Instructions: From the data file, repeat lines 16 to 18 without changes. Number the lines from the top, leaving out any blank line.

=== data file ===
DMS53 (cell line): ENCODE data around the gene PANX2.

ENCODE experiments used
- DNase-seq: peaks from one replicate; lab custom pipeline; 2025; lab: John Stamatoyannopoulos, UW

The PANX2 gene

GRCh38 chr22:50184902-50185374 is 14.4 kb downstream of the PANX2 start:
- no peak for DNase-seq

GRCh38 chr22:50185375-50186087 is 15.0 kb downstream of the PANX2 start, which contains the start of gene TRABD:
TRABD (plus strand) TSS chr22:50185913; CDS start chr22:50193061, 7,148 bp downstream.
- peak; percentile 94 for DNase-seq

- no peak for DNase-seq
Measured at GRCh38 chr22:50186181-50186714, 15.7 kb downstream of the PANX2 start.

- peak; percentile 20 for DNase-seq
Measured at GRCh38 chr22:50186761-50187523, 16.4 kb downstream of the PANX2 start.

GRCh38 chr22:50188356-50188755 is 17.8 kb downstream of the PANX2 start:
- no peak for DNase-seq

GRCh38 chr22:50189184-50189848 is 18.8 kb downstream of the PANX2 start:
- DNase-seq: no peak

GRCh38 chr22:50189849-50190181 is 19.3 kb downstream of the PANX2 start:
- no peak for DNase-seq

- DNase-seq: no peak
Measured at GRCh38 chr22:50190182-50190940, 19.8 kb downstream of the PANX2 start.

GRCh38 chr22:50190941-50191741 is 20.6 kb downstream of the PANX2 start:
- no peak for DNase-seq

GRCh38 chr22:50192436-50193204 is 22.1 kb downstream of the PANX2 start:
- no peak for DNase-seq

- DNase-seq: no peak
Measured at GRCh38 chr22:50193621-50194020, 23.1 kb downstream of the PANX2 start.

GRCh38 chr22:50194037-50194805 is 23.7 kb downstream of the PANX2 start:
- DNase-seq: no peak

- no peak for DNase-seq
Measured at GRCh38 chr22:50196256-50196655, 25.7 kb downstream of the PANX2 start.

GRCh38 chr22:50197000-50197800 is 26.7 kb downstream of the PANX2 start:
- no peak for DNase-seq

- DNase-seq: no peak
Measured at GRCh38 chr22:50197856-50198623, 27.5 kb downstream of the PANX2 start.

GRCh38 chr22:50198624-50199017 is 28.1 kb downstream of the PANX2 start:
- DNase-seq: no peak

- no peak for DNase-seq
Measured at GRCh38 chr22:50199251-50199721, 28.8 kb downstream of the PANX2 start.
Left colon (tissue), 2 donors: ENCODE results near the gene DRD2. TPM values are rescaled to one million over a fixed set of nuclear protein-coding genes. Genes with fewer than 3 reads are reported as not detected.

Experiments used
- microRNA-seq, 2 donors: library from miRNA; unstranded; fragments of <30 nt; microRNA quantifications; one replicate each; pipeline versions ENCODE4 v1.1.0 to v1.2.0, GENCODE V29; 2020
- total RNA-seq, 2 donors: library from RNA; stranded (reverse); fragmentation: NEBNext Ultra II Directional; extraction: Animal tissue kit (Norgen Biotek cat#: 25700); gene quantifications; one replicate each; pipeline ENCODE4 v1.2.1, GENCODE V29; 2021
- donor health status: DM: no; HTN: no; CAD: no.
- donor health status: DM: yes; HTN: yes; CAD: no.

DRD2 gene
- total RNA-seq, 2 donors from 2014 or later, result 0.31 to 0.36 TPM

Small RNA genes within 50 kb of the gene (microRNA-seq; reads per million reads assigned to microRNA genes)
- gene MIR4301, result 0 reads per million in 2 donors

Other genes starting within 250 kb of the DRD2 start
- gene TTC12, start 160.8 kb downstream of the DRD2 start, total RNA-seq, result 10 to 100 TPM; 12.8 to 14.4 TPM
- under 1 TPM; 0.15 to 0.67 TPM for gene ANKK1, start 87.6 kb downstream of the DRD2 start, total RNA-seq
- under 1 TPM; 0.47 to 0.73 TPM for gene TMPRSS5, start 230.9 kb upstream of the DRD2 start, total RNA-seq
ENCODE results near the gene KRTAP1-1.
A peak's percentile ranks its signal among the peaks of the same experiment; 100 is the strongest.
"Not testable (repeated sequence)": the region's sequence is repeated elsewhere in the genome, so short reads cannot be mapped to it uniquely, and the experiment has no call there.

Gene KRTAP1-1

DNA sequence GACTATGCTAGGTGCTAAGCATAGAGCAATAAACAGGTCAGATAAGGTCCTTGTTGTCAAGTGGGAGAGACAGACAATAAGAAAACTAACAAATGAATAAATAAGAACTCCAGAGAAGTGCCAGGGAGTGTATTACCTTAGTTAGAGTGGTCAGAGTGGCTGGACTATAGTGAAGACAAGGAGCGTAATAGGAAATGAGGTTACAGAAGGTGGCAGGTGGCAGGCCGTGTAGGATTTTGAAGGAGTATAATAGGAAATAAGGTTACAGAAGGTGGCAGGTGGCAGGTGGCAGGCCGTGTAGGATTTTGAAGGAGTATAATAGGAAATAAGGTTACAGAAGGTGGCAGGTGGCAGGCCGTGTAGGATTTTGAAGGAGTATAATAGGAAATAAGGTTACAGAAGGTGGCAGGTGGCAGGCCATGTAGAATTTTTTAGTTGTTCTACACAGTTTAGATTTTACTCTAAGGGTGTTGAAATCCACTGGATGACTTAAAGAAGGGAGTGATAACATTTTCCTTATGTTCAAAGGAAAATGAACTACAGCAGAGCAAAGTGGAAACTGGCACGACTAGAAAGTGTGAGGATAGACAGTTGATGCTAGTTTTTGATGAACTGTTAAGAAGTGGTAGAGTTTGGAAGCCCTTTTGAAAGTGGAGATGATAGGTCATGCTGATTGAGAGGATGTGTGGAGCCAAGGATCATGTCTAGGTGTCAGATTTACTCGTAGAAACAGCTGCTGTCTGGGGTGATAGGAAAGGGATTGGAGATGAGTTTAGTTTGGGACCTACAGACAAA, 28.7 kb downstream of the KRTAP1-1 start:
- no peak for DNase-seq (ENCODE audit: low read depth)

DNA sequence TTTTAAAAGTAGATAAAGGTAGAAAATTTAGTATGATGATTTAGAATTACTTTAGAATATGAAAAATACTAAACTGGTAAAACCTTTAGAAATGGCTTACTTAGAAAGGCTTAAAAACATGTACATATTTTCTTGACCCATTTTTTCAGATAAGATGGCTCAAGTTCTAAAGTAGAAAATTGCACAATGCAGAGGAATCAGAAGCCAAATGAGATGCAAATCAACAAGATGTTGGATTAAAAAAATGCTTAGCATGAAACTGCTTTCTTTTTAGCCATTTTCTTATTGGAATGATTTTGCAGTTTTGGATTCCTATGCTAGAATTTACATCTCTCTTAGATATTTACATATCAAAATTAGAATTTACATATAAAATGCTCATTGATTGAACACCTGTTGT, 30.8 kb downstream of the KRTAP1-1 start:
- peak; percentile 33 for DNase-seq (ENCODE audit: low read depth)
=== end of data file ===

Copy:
GRCh38 chr22:50189184-50189848 is 18.8 kb downstream of the PANX2 start:
- DNase-seq: no peak

GRCh38 chr22:50189849-50190181 is 19.3 kb downstream of the PANX2 start: